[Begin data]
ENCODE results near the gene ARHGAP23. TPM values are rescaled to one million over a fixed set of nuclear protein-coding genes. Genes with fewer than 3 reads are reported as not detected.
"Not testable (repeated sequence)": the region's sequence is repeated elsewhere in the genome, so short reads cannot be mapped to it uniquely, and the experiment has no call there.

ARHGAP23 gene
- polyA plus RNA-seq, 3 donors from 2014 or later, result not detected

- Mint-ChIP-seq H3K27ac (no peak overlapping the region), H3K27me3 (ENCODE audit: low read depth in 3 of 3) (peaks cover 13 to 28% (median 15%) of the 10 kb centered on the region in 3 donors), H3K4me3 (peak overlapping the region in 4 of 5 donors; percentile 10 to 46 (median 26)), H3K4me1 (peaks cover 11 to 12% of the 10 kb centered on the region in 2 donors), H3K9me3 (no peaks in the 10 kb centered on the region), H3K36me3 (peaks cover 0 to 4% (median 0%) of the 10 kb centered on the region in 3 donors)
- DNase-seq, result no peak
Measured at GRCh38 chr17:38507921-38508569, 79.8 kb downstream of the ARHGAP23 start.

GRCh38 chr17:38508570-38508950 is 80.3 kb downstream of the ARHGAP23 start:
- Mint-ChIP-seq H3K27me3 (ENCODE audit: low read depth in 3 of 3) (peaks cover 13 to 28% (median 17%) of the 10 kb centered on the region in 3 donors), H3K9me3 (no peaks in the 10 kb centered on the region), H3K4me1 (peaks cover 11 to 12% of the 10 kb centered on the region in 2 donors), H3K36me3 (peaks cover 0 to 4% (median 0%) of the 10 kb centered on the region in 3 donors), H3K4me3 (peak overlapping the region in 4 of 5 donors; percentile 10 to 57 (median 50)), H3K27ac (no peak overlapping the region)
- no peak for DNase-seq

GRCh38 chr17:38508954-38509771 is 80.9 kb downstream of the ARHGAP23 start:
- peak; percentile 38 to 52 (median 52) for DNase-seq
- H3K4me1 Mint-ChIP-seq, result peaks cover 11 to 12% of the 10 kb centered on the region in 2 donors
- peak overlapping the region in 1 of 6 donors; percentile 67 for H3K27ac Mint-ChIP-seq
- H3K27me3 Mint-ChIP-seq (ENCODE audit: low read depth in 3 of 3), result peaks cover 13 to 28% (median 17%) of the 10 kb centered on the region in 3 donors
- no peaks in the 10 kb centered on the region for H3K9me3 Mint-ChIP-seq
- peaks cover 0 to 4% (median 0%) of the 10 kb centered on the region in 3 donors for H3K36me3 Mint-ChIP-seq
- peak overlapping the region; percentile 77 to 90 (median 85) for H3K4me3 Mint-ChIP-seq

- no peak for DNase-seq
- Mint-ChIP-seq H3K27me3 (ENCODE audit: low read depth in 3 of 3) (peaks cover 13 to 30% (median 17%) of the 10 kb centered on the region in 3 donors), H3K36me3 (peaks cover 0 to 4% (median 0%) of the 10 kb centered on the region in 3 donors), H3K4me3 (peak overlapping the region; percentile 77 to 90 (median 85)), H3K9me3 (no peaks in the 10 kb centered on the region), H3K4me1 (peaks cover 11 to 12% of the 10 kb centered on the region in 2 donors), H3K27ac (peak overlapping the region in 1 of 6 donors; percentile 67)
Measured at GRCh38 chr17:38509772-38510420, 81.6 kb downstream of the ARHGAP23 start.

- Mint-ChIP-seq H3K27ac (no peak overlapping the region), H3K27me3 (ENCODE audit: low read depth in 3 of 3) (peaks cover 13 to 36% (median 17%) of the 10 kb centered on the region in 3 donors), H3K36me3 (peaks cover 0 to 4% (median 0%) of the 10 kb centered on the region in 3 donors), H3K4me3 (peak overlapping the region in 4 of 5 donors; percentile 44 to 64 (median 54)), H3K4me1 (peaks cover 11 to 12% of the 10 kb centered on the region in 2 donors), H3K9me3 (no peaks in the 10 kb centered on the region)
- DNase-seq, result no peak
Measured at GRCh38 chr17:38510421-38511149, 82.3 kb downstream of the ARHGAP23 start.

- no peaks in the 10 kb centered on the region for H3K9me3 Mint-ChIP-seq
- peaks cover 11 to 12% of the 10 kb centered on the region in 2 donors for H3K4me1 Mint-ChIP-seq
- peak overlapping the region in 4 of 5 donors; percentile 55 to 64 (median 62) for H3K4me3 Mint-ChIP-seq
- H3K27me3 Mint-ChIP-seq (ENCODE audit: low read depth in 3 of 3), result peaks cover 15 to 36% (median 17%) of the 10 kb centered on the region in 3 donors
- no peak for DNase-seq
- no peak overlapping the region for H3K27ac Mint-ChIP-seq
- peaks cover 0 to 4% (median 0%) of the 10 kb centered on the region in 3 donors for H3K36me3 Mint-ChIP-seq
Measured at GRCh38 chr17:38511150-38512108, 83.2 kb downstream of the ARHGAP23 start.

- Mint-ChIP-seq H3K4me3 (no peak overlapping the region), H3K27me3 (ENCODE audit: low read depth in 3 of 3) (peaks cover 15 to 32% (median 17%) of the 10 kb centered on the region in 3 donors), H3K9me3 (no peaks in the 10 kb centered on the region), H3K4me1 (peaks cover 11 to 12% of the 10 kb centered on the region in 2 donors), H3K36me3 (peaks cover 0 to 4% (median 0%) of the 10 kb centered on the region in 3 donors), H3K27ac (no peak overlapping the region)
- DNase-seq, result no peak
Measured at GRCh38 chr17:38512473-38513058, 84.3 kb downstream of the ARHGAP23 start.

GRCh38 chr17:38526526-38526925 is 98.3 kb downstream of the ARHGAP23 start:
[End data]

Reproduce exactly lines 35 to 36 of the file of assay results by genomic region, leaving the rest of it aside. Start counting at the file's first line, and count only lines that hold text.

Measured at GRCh38 chr17:38512473-38513058, 84.3 kb downstream of the ARHGAP23 start.

GRCh38 chr17:38526526-38526925 is 98.3 kb downstream of the ARHGAP23 start: